"Vaping" a slow burner in China, world's maker of e-cigarettes

Wed Jan 15, 2014 4:11pm EST
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By Adam Jourdan

SHANGHAI (Reuters) - When Qu Liang's wife became pregnant, the 30-year-old Shanghai salesman switched from smoking to "vaping", a practice uncommon in China although it is the world's leading producer of electronic cigarettes.

E-cigarettes were invented about a decade ago by a Chinese medical researcher and the country supplies nearly all global demand. Puffing on the devices, or vaping, is surging worldwide, but it forms only a tiny part of China's 1.2 trillion yuan (about $200 billion) cigarette business.

Now, rising public awareness about the hazards of smoking, coupled with China's hardening stance on smoking in public, is opening up an opportunity for e-cigarettes to make inroads into the world's biggest tobacco market.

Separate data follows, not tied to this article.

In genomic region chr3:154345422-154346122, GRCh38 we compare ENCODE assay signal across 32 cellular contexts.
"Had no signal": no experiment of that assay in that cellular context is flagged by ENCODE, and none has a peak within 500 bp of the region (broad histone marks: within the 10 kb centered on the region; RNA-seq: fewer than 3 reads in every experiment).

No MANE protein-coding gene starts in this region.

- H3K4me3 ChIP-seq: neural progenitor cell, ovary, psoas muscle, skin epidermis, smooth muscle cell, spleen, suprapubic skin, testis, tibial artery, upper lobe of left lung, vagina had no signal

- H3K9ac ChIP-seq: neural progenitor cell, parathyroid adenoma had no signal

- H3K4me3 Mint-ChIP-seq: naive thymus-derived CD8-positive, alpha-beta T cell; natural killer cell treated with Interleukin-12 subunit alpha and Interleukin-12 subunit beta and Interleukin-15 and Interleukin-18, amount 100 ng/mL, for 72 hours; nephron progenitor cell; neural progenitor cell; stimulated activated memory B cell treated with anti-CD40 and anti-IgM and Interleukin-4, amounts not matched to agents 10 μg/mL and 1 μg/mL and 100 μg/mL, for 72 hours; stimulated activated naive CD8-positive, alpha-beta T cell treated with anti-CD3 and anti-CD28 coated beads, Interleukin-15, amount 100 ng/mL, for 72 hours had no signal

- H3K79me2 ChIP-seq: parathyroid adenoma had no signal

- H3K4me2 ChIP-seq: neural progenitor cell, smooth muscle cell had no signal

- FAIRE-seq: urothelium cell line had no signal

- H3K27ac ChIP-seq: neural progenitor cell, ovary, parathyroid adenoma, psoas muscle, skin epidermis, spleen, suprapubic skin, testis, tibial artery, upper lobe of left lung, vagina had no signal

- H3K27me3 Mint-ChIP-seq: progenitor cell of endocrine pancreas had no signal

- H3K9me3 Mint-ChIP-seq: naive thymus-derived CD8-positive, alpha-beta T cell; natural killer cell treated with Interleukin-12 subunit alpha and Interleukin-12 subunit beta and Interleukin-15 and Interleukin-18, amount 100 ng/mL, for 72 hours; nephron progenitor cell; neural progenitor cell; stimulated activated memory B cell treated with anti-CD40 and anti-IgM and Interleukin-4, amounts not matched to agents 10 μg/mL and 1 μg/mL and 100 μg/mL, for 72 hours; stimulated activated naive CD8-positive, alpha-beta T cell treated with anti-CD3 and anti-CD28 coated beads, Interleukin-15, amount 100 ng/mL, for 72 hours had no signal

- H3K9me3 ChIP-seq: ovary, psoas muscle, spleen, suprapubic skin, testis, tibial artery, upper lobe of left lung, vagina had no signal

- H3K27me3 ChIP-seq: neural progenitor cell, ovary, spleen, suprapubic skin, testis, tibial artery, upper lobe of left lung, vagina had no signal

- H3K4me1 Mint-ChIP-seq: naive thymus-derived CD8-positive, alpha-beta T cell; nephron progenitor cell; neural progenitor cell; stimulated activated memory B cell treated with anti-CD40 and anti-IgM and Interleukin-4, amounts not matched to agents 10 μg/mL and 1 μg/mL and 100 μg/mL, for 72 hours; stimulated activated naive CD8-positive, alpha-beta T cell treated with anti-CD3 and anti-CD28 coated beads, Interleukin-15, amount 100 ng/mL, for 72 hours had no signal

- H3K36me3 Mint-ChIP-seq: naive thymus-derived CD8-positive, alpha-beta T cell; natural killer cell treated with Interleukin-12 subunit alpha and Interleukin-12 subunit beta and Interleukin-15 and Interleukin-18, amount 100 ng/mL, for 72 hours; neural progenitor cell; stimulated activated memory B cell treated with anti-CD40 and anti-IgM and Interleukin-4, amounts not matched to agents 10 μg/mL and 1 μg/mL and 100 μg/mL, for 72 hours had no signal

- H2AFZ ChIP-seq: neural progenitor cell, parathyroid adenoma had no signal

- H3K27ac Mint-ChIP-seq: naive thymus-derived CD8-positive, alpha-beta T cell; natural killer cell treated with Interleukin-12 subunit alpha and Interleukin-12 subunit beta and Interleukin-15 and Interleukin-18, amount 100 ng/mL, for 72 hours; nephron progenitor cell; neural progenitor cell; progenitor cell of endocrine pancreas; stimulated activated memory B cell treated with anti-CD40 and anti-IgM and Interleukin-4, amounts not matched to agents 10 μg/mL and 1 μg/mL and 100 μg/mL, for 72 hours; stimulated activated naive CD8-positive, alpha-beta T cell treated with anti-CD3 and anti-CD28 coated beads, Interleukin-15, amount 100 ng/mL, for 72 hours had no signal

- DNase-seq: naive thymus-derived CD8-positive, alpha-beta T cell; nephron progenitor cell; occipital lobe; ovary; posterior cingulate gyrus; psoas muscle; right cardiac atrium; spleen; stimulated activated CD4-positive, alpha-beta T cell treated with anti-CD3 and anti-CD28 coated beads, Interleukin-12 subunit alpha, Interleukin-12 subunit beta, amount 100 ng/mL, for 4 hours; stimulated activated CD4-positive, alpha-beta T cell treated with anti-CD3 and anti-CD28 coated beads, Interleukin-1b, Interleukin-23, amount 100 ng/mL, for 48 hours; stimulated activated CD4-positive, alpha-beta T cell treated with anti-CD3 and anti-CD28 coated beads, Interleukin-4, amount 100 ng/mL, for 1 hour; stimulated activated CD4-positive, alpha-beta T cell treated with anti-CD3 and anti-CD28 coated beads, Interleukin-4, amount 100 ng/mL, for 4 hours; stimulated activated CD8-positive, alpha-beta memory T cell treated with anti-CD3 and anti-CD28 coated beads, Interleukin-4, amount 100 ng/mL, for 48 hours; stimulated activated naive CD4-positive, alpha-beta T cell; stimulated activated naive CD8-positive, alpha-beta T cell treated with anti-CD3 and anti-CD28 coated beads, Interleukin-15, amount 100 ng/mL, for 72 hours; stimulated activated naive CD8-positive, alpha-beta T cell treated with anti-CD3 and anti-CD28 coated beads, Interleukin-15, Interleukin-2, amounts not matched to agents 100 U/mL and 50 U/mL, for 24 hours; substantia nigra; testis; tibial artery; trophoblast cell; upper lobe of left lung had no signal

"As more and more places become off limits to smoking, I find myself using e-cigarettes more often," said Qu. Since starting using the product six years ago for health reasons, Qu has started selling e-cigarettes himself, expanding the business from exports to the domestic market this year.

E-cigarettes are mostly sold online in China, where government regulation around the product is still lax. Countries like Singapore and Brazil currently ban e-cigarettes.

Centered in the southern metropolis of Shenzhen, Chinese manufacturers including Shenzhen Smoore Technology, FirstUnion Group, Shenzhen Seego Technology Co Ltd and Ruyan Tech make around 95 percent of the world's e-cigarettes, slim, battery-powered metal tubes that turn nicotine-laced liquid into vapour that is inhaled.

Vaping is potentially a healthier alternative to smoking as the absence of combustion averts some of the harmful side-effects of tobacco smoke. But a big issue is the lack of long-term scientific evidence to support the safety and effectiveness of e-cigarettes, prompting critics like the British Medical Association to warn of the dangers of their unregulated use.

Nevertheless, the e-cigarettes market is growing fast, although it is still only a tiny proportion of the global tobacco business. Last weekend, Hollywood stars Leonardo DiCaprio and Julia Louis-Dreyfus were seen smoking e-cigarettes at the globally televised Golden Globes awards ceremony.   Continued...

Electronic cigarettes are pictured at a production line in a factory in Shenzhen, southern Chinese province of Guangdong January 15, 2014. REUTERS/Tyrone Siu